Artificial lighting offers a range of strategies for interior design. Widely used in commercial projects and restaurants as an aesthetic device to attract customers and to create environments that stimulate the senses, it can transform rooms and create cozy and well-lit places in residential projects.
The transformation in the domestic spaces’ dynamics impacts the architecture inside and outside houses and apartments. Kitchens are the prime example of this transformation. Historically considered marginalized workspaces, they have gained more prominence as architectural spaces. This influences not only the size of the rooms and their organization but also the used claddings.
In tropical countries like Brazil, external areas are highly valued in residential projects. The backyards are used differently and configured according to the architectural project. Whether large or small, landscaped, with a pool, or equipped with other features, Brazilian families seek to make the most of their outdoor areas when possible.
Commerce is a human activity practiced by societies since the beginning of evolution. Exchanges were made between products negotiated by entire communities at first. They began to be based on a common currency and practiced individually over time, from family to family. In one way or another, this activity is a characteristic of civilization and even influences our territorial organization. Historically practiced in outdoor spaces, commercial activity defined many spatial configurations.
The backyards, outdoor areas usually located at the back of the lot, are spaces dedicated to rest, entertainment and family interaction. Its setting is essential to guarantee the warmth and comfort we seek in our homes. At the same time, as they are areas exposed to rain, sun and, sometimes, snow, they also need to have resistant, durable and easy-to-maintain materials.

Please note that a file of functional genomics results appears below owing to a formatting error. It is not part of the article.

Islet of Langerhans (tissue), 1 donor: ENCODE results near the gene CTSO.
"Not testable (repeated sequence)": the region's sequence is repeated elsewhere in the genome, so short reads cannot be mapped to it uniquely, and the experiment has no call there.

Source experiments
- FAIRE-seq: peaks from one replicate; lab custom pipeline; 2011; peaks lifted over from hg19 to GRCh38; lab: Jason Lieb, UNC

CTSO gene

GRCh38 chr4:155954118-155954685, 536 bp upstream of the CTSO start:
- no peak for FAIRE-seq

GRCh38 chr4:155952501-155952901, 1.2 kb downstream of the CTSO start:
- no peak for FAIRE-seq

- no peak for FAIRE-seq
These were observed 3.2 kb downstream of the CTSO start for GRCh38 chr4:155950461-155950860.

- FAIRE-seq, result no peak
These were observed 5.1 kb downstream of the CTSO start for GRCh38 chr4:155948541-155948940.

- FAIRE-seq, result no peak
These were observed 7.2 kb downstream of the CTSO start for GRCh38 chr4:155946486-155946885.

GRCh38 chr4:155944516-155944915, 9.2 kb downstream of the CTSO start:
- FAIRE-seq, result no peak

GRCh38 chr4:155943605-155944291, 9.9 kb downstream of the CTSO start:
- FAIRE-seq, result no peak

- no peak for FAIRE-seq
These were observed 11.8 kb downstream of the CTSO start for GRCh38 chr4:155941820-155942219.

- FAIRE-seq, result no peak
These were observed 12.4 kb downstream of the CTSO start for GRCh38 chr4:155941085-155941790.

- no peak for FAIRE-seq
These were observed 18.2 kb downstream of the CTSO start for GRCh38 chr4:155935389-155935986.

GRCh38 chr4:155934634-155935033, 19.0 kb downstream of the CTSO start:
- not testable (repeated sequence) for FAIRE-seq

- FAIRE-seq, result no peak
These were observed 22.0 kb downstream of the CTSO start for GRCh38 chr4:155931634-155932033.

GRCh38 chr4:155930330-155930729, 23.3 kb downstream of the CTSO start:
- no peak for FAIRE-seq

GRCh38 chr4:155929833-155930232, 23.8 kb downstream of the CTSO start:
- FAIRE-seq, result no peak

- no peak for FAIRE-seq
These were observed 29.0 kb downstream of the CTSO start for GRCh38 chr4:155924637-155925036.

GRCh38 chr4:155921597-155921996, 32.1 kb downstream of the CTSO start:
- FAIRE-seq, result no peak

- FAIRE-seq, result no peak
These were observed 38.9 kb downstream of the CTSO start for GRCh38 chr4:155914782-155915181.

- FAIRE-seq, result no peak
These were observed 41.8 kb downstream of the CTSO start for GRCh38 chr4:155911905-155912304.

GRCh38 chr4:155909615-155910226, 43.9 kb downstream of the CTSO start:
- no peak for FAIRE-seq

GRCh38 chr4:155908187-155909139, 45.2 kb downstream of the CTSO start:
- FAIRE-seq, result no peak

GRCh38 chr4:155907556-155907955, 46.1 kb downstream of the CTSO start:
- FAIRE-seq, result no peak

One of the most common decorative objects in projects, mirrors have existed since the Badarian civilization, around 4,000 BC. With several transformations in its material and manufacture, the mirror is a decorative object and can also serve as a design strategy.
In the past, in a less densely populated urban context, houses and buildings were built with a direct connection to the street, with no need for walls and front fences. Over time, the urban fabric was transformed, and the division between public and private spaces became increasingly evident and — under the argument of public safety — necessary. Although this division occurs in different ways in Brazilian cities, in general, walls, fences and railings are used on the facades, creating a transitional space between the building and the street, transforming the relationship between them.
Recent surveys have revealed the average frequency of daily baths in some countries. While in Latin America, led by Brazil, Mexico and Colombia, people take 8 to 12 baths a week, in the vast majority of countries affected, the average is around 6 to 8. Bathing, throughout human history, involves health, religious, spiritual and even social aspects.
Few places in the world have an overlap of complexities as intense as Brasília. Even so, its architecture symbolizes the Republic and democracy of Brazil, and any act of attack on these symbols carries meanings and consequences for Brazilian memory and cultural heritage. The terrorist acts of January 2023 destroyed part of the heritage and raised questions beyond objects and architecture, touching on education, culture and national political capital.
Urban public spaces can transform the life of neighborhoods and cities and, therefore, need to be open to the social, cultural and technological changes that occur in society. From urban vegetable gardens to pet spaces, from rain gardens to art pavilions, life in today’s cities has created new demands and ways of using and appropriating public spaces.